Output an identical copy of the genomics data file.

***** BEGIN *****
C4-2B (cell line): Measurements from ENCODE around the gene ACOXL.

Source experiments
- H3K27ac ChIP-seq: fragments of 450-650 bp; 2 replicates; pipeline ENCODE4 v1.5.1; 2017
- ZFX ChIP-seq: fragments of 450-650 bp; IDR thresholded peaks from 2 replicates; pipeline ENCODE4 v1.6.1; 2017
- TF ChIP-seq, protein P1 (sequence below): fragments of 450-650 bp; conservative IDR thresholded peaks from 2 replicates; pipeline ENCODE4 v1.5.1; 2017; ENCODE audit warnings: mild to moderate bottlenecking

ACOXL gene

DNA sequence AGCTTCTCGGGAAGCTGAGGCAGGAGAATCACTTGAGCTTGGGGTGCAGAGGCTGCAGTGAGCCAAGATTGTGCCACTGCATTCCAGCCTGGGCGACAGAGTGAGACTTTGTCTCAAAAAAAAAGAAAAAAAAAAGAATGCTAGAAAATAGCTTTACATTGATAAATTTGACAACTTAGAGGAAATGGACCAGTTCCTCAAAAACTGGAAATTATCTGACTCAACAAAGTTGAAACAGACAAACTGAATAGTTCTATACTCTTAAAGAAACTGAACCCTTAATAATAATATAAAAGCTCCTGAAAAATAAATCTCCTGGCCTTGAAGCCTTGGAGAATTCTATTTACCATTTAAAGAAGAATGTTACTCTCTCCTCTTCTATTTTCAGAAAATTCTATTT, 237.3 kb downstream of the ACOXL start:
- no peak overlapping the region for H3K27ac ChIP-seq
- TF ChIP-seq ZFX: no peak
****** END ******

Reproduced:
C4-2B (cell line): Measurements from ENCODE around the gene ACOXL.

Source experiments
- H3K27ac ChIP-seq: fragments of 450-650 bp; 2 replicates; pipeline ENCODE4 v1.5.1; 2017
- ZFX ChIP-seq: fragments of 450-650 bp; IDR thresholded peaks from 2 replicates; pipeline ENCODE4 v1.6.1; 2017
- TF ChIP-seq, protein P1 (sequence below): fragments of 450-650 bp; conservative IDR thresholded peaks from 2 replicates; pipeline ENCODE4 v1.5.1; 2017; ENCODE audit warnings: mild to moderate bottlenecking

ACOXL gene

DNA sequence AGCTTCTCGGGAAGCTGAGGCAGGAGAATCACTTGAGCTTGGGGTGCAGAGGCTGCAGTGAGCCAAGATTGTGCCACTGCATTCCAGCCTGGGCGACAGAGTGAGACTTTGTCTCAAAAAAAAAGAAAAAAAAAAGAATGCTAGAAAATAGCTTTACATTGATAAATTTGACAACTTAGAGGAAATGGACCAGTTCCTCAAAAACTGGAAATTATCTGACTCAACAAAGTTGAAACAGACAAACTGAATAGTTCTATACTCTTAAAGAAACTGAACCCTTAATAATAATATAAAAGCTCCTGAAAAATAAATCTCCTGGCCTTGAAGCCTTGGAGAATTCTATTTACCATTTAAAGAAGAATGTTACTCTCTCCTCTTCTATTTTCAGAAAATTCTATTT, 237.3 kb downstream of the ACOXL start:
- no peak overlapping the region for H3K27ac ChIP-seq
- TF ChIP-seq ZFX: no peak